The new “much worse” deal does not require Iran to explain why it prevented, and sill prevents, the IAEA inspectors to visit certain sites. It does not require Iran to give up the stores of uranium it has enriched to a level of 60%, that is just below weapons-grade. It does not require Iran to give up its advanced centrifuges. Iran’s nuclear program remains intact, ready to start up at a moment’s notice. Nor does this “much worse” deal attempt to deal with Iran’s ballistic missile program – ballistic missiles being able to carry a nuclear warhead. Finally, this “much worse” deal does nothing to limit the regional aggression carried out by Iran through its network of proxies and allies, including the Houthis in Yemen, the Kata’ib Hezbollah in Iraq, Assad’s. army in Syria, and Hezbollah in Lebanon.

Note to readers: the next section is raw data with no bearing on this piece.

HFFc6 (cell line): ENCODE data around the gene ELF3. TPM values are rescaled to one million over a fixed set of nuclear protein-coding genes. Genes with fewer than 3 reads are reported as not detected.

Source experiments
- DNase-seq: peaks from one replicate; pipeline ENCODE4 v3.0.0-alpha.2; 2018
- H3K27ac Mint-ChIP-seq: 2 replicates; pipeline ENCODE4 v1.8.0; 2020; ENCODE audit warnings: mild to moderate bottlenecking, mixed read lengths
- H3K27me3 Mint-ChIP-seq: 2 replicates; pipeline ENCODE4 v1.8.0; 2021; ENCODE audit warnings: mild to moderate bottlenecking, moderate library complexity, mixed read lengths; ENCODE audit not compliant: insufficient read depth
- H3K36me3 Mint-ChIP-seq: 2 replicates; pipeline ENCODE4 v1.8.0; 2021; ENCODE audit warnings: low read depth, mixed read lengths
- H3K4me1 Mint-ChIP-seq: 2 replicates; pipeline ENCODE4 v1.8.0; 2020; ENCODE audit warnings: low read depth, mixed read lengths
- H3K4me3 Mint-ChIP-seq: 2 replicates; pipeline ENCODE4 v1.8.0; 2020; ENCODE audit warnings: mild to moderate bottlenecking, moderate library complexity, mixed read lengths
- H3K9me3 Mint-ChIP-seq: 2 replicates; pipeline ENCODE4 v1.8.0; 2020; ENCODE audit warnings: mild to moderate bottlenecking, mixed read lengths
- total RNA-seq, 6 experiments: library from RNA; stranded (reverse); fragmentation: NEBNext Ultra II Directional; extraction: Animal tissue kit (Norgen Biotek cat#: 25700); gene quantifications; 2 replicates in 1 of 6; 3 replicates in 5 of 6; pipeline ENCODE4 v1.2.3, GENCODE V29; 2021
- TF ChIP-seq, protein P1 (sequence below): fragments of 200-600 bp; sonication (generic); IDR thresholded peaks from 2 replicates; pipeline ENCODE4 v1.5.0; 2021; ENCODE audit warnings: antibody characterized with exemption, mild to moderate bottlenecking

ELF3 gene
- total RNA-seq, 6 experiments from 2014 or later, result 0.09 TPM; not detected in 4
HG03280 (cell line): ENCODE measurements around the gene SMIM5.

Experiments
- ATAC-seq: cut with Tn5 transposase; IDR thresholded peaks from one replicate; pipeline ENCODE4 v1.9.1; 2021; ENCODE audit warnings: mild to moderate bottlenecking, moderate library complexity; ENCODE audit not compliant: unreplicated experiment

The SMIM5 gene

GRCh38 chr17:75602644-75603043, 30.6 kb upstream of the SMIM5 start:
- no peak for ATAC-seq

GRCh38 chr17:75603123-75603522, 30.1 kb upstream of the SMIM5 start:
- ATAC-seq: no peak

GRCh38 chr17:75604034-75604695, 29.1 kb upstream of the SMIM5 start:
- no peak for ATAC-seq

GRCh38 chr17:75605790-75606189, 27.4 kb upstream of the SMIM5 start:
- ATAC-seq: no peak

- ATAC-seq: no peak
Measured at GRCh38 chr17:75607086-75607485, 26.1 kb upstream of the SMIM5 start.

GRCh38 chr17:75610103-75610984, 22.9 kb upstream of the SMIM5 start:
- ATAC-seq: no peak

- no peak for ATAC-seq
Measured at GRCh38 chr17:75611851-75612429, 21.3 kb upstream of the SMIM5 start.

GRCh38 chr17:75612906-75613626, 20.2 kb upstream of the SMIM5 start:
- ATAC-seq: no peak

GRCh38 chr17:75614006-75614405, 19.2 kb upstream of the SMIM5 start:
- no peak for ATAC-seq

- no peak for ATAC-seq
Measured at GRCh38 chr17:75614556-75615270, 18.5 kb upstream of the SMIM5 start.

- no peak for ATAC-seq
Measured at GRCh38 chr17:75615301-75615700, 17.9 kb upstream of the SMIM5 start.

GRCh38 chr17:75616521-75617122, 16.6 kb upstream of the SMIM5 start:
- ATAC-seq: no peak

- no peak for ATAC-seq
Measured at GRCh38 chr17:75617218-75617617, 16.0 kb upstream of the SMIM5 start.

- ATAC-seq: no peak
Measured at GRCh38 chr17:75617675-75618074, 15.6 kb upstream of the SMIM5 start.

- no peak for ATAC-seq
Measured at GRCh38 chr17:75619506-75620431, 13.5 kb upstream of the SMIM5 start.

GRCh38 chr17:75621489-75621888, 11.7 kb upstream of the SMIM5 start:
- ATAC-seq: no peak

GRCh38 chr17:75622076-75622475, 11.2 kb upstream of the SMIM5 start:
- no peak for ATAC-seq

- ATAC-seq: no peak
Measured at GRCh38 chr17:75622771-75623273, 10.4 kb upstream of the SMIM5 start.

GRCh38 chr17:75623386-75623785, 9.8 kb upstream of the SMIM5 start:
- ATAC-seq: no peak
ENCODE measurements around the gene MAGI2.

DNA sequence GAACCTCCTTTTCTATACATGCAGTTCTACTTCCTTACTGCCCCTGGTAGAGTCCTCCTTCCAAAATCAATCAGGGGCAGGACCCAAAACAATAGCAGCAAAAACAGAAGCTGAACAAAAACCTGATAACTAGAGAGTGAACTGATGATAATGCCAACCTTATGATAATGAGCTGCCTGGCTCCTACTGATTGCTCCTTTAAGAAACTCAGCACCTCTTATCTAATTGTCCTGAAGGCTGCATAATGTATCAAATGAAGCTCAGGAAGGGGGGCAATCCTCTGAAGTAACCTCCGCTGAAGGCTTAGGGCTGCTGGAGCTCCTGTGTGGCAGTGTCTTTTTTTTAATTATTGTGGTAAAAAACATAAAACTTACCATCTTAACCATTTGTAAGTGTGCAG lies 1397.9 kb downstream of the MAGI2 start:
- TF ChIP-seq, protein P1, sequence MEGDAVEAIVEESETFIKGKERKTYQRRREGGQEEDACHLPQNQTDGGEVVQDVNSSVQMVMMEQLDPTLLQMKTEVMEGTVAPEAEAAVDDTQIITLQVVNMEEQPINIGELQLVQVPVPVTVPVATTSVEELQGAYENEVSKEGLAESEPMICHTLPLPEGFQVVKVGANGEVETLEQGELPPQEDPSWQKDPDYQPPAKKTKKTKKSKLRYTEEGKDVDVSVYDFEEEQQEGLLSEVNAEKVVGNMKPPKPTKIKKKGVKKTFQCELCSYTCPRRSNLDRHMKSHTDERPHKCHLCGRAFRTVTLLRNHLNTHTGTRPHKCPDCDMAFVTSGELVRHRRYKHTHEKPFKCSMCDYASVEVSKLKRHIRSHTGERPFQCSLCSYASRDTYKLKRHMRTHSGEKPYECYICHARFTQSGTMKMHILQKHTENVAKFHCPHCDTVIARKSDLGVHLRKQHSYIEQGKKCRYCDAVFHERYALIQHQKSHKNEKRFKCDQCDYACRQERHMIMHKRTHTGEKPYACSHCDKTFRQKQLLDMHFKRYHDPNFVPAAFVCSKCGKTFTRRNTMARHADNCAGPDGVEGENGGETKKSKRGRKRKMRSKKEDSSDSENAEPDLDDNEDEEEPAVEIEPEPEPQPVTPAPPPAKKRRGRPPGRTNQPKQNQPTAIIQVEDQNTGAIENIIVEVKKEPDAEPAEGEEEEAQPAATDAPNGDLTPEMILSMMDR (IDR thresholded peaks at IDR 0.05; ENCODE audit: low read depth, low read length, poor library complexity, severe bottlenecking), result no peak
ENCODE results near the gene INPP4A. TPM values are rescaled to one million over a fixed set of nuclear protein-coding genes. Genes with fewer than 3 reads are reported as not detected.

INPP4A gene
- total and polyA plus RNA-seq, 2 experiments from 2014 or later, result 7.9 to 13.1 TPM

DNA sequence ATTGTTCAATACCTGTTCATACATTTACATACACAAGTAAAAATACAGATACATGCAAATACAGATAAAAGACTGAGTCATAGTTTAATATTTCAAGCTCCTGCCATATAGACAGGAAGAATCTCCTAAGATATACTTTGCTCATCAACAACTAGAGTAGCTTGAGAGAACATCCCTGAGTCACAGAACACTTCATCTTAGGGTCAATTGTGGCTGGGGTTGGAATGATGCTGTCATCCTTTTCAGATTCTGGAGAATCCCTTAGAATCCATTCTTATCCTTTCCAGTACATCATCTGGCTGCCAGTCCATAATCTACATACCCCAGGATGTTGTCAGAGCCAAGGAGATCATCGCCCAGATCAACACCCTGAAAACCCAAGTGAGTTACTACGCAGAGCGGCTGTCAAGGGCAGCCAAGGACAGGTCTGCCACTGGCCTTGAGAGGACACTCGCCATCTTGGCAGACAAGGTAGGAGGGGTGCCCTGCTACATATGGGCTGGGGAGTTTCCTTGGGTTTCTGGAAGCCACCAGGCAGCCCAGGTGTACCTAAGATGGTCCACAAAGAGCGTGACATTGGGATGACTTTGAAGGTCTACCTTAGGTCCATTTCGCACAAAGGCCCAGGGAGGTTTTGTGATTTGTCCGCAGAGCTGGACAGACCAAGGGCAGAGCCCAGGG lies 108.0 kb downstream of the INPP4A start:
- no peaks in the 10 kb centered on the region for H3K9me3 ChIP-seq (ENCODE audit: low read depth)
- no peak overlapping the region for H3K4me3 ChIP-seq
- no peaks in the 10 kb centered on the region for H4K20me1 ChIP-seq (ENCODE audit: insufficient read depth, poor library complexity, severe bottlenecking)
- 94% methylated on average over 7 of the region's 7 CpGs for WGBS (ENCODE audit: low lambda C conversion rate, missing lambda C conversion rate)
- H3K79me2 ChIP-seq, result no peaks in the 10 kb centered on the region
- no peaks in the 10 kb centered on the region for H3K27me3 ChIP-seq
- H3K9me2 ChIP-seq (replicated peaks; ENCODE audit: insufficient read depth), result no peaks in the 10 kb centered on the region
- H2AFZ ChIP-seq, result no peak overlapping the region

While inflation cannot be attributed solely to Biden’s policies, it is true that one of the things that has exacerbated it in this country has been his initially limiting the importing of oil, and the extracting of oil here at home. On his first day in office, he revoked a cross-border permit for the Keystone XL pipeline, which would have carried heavy crude from Canada’s Alberta Sands deep inside the U.S. Biden then imposed a moratorium on the sale of oil and gas leases on federal lands, until a judge in June 2021 forced the government to lift it. Eventually the Administration changed its view, and not only allowed the sale of many such leases, but also found itself encouraging American oil producers to lift as much crude as they could.